Spanish pedestrians to face breath tests

Pedestrians in Spain could soon be subject to on-the-spot sobriety tests and speed limits as part of a plan to make the country’s streets safer.

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Pedestrians could be subject to speed limits which would restrict their pace to “not surpassing that of a normal stride”.

As reported by The Guardian, authorities are considering proposals put forward by Spain’s Directorate General of Traffic, the government body responsible for managing traffic, which aim to “foster better relations and coexistence between pedestrians, cyclists, motorists and vehicles”.

Among a raft of proposals is one to redefine pedestrians as “users of the road”, placing them in the same category as drivers. Such a change could make pedestrians obligated to drug and alcohol tests, if implicated in a traffic accident or traffic offence.

Speed limits for pavements have also been suggested, which would restrict the pace to “not surpassing that of a normal stride”. More conventional proposals include increasing fines for drunk driving and the introduction of better regulation of driving schools.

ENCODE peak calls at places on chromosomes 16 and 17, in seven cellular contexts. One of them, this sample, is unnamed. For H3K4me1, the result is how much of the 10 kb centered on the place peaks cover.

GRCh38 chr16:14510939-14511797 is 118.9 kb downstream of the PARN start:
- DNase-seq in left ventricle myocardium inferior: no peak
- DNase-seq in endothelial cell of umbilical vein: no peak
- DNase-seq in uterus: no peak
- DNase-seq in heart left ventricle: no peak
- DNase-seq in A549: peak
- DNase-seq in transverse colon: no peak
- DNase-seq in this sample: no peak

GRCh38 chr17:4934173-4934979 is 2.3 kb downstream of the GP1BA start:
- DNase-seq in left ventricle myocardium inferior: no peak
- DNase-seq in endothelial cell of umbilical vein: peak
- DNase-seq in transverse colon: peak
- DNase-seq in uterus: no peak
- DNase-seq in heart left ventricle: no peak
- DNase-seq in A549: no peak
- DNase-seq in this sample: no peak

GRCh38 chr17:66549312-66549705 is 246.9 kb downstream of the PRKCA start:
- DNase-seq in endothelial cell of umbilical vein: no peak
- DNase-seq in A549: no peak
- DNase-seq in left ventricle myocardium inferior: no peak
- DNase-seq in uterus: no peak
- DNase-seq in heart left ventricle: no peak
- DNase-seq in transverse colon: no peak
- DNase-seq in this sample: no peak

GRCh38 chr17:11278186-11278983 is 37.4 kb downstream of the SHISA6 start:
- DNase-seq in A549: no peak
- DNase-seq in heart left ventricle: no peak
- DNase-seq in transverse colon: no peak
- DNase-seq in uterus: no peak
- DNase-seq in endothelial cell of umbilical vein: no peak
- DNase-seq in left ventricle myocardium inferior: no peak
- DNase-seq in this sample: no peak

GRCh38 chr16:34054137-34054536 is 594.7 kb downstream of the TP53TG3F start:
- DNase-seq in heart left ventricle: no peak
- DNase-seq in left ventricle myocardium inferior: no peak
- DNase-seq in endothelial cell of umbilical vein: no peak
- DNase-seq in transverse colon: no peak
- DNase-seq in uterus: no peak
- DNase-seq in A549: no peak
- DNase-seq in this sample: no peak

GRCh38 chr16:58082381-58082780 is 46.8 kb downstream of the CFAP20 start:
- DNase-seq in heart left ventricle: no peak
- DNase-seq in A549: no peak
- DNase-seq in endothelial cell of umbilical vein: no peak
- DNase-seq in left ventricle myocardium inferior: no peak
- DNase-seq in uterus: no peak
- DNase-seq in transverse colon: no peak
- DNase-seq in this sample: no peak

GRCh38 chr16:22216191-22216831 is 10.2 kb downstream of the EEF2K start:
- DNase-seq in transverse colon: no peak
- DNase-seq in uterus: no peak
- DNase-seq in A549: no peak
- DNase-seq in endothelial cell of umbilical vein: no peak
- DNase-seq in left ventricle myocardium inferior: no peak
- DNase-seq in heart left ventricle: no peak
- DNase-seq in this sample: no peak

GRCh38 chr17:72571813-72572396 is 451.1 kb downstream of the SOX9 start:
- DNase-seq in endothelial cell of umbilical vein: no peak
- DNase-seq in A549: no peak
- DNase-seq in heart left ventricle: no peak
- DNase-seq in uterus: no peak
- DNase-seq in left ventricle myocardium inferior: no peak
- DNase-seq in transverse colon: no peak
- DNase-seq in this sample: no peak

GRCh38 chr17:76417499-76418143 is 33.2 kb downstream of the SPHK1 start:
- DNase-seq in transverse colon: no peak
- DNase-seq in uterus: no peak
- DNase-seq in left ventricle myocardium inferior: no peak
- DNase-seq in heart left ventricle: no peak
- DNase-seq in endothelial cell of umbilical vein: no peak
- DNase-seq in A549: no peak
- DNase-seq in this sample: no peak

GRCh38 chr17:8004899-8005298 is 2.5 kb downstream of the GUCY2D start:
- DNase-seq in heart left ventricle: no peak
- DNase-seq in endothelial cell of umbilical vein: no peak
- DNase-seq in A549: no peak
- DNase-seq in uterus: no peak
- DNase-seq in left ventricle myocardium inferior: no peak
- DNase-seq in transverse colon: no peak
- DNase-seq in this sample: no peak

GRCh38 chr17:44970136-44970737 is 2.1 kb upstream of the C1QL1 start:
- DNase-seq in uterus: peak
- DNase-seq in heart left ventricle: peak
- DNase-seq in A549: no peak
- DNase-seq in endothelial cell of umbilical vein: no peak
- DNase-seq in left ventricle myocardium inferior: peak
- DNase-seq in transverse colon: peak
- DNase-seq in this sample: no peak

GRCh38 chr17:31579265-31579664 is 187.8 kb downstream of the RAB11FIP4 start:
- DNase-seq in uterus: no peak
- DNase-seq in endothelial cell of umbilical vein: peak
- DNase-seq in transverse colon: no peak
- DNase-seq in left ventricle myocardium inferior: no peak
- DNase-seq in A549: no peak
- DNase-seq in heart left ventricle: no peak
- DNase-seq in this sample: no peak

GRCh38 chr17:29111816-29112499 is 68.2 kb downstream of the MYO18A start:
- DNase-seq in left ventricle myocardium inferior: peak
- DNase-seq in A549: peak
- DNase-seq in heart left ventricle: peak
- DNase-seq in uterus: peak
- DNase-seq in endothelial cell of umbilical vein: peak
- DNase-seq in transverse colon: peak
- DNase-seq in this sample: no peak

The plans have sparked debate in Spain with the Council of State, the Spanish government’s top advisory council, branding the proposals a “violation of Spaniards’ rights”, as reported by Europa Press.

It warned that Spaniards “could possibly abstain from fiestas or from attending weddings and celebrations where alcohol is consumed, since they could be subject to an alcohol test if a vehicle near them is involved in an accident” and said a speed limit on pavements amounted to a “prohibition on jogging”.

Responding to concerns María Seguí Gómez, the traffic directorate’s director general, stressed that municipal police have been carrying out tests on pedestrians for months and that there was “nothing new here that will allow us to start sanctioning pedestrians, whether economically or with penalty points”.

She clarified that the proposals over speed limits were aimed at imposing control over very specific situations, such as when cyclists must share a stretch of pavement with pedestrians, adding that of the 370 pedestrians killed in Spain in 2014, more than half had alcohol or drugs in their blood.

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